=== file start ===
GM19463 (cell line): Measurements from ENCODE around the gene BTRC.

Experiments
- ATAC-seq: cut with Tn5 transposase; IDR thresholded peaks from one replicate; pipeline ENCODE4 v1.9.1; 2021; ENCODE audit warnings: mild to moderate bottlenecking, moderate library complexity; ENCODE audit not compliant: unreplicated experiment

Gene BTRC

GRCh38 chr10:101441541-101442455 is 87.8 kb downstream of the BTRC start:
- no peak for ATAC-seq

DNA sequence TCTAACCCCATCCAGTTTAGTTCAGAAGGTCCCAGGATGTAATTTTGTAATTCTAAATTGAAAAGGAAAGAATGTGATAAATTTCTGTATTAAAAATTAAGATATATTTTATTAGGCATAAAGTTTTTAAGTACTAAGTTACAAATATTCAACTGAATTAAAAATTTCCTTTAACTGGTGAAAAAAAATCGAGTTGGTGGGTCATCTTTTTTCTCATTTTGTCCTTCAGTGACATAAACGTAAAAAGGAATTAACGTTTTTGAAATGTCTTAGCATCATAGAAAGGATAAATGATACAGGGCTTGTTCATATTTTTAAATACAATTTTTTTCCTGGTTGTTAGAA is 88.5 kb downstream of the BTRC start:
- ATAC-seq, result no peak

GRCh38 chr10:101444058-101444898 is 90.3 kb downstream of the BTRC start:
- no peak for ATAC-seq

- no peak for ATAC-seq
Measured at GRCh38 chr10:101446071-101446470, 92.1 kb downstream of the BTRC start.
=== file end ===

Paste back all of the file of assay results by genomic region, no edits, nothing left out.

GM19463 (cell line): Measurements from ENCODE around the gene BTRC.

Experiments
- ATAC-seq: cut with Tn5 transposase; IDR thresholded peaks from one replicate; pipeline ENCODE4 v1.9.1; 2021; ENCODE audit warnings: mild to moderate bottlenecking, moderate library complexity; ENCODE audit not compliant: unreplicated experiment

Gene BTRC

GRCh38 chr10:101441541-101442455 is 87.8 kb downstream of the BTRC start:
- no peak for ATAC-seq

DNA sequence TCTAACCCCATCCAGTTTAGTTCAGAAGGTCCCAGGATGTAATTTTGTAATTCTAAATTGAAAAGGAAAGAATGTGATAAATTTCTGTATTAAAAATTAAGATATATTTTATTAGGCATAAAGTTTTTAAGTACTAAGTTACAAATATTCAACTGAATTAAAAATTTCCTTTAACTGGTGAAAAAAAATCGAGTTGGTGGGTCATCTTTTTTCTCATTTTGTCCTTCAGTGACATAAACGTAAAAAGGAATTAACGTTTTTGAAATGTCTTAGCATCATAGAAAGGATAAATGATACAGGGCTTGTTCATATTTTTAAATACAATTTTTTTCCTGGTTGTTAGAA is 88.5 kb downstream of the BTRC start:
- ATAC-seq, result no peak

GRCh38 chr10:101444058-101444898 is 90.3 kb downstream of the BTRC start:
- no peak for ATAC-seq

- no peak for ATAC-seq
Measured at GRCh38 chr10:101446071-101446470, 92.1 kb downstream of the BTRC start.